Members of the NCPSB work with the National Highway Traffic Safety Administration (NHTSA) and Safe Kids Worldwide. NHTSA has the responsibility to assure the technical accuracy of the curriculum, while Safe Kids CPS Certification is charged with responsibility, authority and liability for the certification and re-certification processes. Board members provide input and perspective from their organizations and to their constituencies on ways to ensure the ongoing significance of the National Child Passenger Safety Certification Training Program in keeping children safe.

HistoryEdit

In the mid-1990s, a small team of child passenger safety professionals was tasked by NHTSA to look at the national state of child passenger safety. The group, the Patterns for Life Team, recommended a standardized national curriculum and a national certification process for technicians. A standardized curriculum was created and AAA became the initial national certifying body. This still left a need for input from those out in the field, and a group of CPS stakeholders, including representatives from national and local organizations, vehicle and car seat manufacturers and injury prevention professionals, was pulled together. The group was formalized and the National Child Passenger Safety Board was created in 1993. The first standardized curriculum was published in 1998. The Board currently oversees the certification curriculum and makes recommendations to both NHTSA and the certifying body, now Safe Kids Worldwide.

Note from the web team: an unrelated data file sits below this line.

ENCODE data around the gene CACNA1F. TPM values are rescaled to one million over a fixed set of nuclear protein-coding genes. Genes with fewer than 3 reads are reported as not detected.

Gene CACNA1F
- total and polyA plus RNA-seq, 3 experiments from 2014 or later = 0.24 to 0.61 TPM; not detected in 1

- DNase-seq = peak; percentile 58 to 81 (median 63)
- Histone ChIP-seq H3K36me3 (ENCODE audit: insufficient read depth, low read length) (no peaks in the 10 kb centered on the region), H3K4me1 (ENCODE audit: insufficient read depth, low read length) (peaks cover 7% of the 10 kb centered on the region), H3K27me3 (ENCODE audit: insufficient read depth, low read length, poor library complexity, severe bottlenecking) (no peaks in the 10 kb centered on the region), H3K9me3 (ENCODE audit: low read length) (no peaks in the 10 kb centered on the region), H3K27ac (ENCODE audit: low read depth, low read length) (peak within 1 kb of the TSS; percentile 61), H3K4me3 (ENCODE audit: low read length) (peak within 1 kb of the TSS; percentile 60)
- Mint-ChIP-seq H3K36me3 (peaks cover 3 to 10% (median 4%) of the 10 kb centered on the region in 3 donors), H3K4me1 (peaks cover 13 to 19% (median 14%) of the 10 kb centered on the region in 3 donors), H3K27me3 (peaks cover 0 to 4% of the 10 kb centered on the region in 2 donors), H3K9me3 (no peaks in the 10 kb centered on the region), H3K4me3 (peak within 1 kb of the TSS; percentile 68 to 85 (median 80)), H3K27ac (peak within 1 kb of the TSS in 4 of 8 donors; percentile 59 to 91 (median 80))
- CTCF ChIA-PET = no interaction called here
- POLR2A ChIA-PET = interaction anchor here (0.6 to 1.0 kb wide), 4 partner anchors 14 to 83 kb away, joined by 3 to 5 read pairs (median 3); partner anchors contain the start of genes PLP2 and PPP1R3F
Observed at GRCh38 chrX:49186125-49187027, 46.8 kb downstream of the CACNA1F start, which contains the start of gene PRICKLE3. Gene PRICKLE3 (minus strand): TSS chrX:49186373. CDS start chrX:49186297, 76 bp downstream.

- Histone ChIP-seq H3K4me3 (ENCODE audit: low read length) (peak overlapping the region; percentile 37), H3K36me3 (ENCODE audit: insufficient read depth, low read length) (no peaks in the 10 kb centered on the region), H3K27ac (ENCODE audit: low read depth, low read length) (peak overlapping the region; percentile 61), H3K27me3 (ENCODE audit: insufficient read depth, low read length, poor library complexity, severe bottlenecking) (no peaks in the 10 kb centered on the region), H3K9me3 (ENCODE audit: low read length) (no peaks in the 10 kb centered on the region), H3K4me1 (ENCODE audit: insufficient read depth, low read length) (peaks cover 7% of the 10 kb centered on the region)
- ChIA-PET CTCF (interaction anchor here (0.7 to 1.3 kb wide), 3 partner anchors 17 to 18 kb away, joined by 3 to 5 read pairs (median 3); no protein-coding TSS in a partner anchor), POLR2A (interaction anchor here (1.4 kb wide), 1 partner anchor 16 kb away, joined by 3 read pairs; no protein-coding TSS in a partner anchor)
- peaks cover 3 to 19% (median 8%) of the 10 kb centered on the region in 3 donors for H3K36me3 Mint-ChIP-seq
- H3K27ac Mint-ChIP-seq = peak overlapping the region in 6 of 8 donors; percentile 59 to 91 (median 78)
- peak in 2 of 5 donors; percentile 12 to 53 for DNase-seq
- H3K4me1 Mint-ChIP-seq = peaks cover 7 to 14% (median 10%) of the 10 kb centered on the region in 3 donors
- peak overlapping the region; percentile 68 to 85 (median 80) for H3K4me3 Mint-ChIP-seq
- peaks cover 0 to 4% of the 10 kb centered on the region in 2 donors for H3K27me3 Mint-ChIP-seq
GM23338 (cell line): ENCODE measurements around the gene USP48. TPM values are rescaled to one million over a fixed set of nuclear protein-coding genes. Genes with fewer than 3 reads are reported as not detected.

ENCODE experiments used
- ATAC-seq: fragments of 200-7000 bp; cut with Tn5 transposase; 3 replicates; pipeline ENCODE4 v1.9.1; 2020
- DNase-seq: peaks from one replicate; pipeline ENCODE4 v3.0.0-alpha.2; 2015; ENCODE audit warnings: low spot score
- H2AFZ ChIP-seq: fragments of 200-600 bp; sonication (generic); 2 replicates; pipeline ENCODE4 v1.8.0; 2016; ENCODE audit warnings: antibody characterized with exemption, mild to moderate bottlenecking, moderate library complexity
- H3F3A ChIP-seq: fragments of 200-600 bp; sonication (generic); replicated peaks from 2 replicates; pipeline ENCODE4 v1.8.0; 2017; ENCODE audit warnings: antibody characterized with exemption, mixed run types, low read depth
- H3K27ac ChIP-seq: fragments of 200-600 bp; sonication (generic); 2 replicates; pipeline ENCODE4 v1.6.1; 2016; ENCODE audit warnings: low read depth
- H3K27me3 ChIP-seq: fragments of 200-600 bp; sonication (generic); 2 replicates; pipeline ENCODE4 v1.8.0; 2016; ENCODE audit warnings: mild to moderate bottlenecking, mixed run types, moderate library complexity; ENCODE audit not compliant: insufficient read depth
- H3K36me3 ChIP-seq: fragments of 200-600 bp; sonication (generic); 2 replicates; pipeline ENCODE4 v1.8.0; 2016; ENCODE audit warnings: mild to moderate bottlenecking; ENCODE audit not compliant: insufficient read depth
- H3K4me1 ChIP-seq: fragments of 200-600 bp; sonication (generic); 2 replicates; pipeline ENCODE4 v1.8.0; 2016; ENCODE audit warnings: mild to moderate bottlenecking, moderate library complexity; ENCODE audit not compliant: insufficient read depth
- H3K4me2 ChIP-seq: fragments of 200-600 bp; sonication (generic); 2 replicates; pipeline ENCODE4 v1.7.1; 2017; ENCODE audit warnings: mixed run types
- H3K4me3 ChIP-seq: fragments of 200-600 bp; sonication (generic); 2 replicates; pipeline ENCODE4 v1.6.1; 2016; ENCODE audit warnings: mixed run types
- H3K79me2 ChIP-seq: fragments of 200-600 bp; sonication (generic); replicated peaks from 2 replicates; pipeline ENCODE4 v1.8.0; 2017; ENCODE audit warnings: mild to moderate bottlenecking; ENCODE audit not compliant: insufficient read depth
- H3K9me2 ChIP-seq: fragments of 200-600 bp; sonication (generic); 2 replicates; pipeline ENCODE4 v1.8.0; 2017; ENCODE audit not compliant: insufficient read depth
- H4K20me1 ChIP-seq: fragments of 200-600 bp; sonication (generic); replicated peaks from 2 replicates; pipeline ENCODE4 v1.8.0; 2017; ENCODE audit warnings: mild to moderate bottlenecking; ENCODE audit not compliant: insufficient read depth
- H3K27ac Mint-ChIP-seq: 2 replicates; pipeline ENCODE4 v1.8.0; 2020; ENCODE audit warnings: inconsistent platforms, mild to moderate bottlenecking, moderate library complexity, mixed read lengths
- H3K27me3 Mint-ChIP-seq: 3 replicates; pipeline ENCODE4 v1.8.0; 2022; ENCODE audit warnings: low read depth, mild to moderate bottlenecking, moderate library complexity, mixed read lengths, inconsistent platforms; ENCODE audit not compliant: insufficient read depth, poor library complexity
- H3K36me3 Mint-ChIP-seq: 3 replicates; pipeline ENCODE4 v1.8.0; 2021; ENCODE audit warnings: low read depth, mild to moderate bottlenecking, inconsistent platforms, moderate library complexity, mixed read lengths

AwardsEdit

 
Safe Kids Greater Houston: 2019 Team of the Year

Each year, the Board recognizes men and women for their contributions to child passenger safety through its Technician, Instructor and Team of the Year awards program.

2019 Award Winners

  • Omaha's Jennifer Penick became the first person to posthumously receive the Technician of the Year award. Penick, who helped launch Car Seat for the Littles in 2010, was committed to securing children safely in their seats – most notably her own 5-year-old daughter, who survived the same car crash that killed Penick and her husband, Adam, in June 2018. Their daughter, Unity, survived the head-on collision on Highway 50 near Schramm Road because she was properly harnessed in her car seat.
  • Mauricio Joya of Indianapolis, IN, was named Instructor of the Year. He was featured in InScope, a weekly newsletter for faculty, staff and students from Indiana University School of Medicine.[18]
  • Safe Kids Greater Houston was the first recipient of the Team of the Year award.

2018 Award Winners

  • Carina Ortiz, Bakersfield, CA, Instructor of the Year. She was featured on TurnTo23 ABC-TV in Bakersfield.[19]
  • Michael "Chris" Morris, Knightsdale, NC, Technician of the Year. He was featured as the man who has "helped babies for decades" by WRAL.com.[20]

2017 Award Winners

  • Allan Buchanan, Henderson, NC, Instructor of the Year. He is considered one of North Carolina's pioneers of child passenger safety.[21]
  • Brandi Ballinger, Longview, WA, Technician of the Year. She was dubbed the Queen of Car Seat Safety by The Daily News.[22]

2016 Award Winners

  • Mark Van Horn, Chadron, NE, Instructor of the Year.
  • Patricia Corwin, Columbus, OH, Technician of the Year.

2015 Award Winners